In the wake of a tragedy such as Hurricane Katrina, those not directly affected often feel helpless. They may wonder how they can possibly make a difference 1,100 miles away from the devastation.
Steve Hofstetter, however, a writer and stand-up comedian who increased his visibility among the college-aged demographic by joining facebook.com, recently asked all 182,595 of his Facebook friends to donate two cents for each friend they have to hurricane relief.
The 26-year-old comedian is not collecting the money, but instead asks that students choose their own charity and write back to him with how much they gave.
“I don’t want to mandate who they donate to,” Hofstetter said. “People are writing back saying they donated two bucks, or they donated 200. Two dollars at a time really does make a difference.”
Indeed, two cents per friend does not sound like a lot of money. While students may be skeptical of how that can possibly help, Hofstetter explains on his Web site how such a small donation can add up to a substantial amount of relief.
“If you have 300 friends, you’ll be donating $6,” he wrote. “But if all of my Facebook friends do it, that’s over a $1,000,000 in aid.” To be exact, his 182,598 friends have the potential to raise $1,095,588.
Hofstetter said he personally recommends the Red Cross American Hurricane Relief Fund, but believes this is not the time to argue over which organizations do the best work.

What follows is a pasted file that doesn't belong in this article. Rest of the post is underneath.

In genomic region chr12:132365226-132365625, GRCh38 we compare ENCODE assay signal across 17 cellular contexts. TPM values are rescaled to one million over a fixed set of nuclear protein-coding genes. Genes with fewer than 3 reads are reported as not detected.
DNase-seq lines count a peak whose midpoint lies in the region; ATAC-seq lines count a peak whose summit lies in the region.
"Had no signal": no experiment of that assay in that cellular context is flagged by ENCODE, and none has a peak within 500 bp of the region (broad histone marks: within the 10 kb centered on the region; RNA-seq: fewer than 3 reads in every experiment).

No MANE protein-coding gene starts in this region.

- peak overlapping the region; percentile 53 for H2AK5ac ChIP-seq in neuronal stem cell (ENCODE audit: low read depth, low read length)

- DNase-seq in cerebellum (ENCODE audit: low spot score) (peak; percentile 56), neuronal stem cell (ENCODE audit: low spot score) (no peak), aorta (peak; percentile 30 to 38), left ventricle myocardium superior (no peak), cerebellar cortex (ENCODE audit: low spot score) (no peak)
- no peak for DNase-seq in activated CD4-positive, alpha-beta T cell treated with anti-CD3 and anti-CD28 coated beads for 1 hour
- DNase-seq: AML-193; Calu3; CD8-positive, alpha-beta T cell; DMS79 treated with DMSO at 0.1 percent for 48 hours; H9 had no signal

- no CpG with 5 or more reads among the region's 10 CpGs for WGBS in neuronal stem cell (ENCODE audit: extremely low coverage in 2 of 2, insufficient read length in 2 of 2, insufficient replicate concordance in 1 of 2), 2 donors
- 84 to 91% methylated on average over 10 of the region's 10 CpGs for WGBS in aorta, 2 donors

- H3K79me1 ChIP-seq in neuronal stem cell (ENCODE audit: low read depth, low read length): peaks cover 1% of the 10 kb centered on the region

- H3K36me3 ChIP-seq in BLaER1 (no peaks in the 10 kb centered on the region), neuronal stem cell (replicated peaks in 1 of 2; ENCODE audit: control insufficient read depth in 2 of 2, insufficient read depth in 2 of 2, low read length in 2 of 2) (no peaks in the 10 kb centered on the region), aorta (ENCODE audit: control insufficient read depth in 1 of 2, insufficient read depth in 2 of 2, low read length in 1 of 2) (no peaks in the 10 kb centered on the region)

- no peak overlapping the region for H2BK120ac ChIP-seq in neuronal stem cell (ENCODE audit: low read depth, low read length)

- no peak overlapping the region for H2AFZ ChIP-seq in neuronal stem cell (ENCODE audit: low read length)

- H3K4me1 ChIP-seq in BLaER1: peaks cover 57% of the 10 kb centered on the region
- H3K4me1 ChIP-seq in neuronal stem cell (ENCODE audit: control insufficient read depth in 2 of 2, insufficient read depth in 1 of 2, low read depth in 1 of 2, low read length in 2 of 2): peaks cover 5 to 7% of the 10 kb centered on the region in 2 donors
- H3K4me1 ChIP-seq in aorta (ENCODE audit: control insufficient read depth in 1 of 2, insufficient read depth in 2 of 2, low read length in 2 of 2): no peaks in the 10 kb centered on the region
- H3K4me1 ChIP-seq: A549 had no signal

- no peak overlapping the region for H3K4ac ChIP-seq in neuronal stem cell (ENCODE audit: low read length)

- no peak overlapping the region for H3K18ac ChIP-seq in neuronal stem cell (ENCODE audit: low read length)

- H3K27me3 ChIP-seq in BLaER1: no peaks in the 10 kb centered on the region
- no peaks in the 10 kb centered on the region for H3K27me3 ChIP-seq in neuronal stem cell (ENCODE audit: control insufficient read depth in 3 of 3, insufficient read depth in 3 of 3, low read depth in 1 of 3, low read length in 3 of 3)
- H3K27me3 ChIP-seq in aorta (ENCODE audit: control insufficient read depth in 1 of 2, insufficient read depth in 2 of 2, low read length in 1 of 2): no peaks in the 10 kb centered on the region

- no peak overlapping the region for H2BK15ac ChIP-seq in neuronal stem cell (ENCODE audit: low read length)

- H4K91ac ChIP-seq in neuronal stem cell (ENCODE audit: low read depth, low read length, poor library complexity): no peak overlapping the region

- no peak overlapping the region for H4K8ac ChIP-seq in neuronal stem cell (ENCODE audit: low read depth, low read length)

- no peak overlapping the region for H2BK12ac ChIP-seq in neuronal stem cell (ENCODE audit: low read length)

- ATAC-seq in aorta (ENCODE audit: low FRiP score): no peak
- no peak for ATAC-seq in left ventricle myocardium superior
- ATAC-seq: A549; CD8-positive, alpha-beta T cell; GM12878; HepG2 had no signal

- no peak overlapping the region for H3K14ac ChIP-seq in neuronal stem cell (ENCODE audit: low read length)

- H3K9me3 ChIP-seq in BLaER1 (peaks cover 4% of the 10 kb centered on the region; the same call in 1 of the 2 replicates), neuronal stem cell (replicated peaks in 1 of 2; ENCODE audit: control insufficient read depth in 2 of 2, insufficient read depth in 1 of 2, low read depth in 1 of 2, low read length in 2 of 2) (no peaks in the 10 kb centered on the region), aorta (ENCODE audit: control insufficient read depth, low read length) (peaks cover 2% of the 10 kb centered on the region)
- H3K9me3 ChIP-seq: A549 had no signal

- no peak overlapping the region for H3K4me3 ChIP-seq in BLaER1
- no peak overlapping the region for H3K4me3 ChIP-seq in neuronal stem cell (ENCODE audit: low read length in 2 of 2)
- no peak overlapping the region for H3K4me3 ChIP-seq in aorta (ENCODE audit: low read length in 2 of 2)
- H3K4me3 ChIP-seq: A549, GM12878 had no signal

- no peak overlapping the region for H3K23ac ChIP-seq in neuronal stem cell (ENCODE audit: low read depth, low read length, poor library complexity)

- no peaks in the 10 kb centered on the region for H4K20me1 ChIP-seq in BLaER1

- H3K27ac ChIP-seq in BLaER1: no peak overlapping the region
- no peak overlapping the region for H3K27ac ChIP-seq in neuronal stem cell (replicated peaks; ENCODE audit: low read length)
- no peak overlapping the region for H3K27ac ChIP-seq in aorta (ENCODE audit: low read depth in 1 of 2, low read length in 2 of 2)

“All I ask is that students don’t send cases of water because the Red Cross could buy it much cheaper,” he said.
Cassie Tilley, junior chemistry major and one of Hofstetter’s 563 facebook.com friends from the College, received his message. “I thought it was really touching,” Tilley said.
“It was great that he used what little power he has through Facebook for such a good cause. I had already donated five dollars at the Ewing Shop Rite before receiving it, which is much more than two cents per friend. Hopefully every one of his friends did something similar. Every little bit helps.”
Hofstetter also ends his comedy routine with a plea for his fans to donate, and College students were some of the first to hear it when he performed in Kendall Hall Sept. 1.
“It’s absolutely devastating and we need to help,” Hofstetter said. “There are relief shows everywhere, and I shouldn’t get any special recognition. My question to those who have a stage and aren’t doing anything is, ‘Why not?'”
Donations can be made to the American Red Cross at redcross.org/donate/donation-form.asp.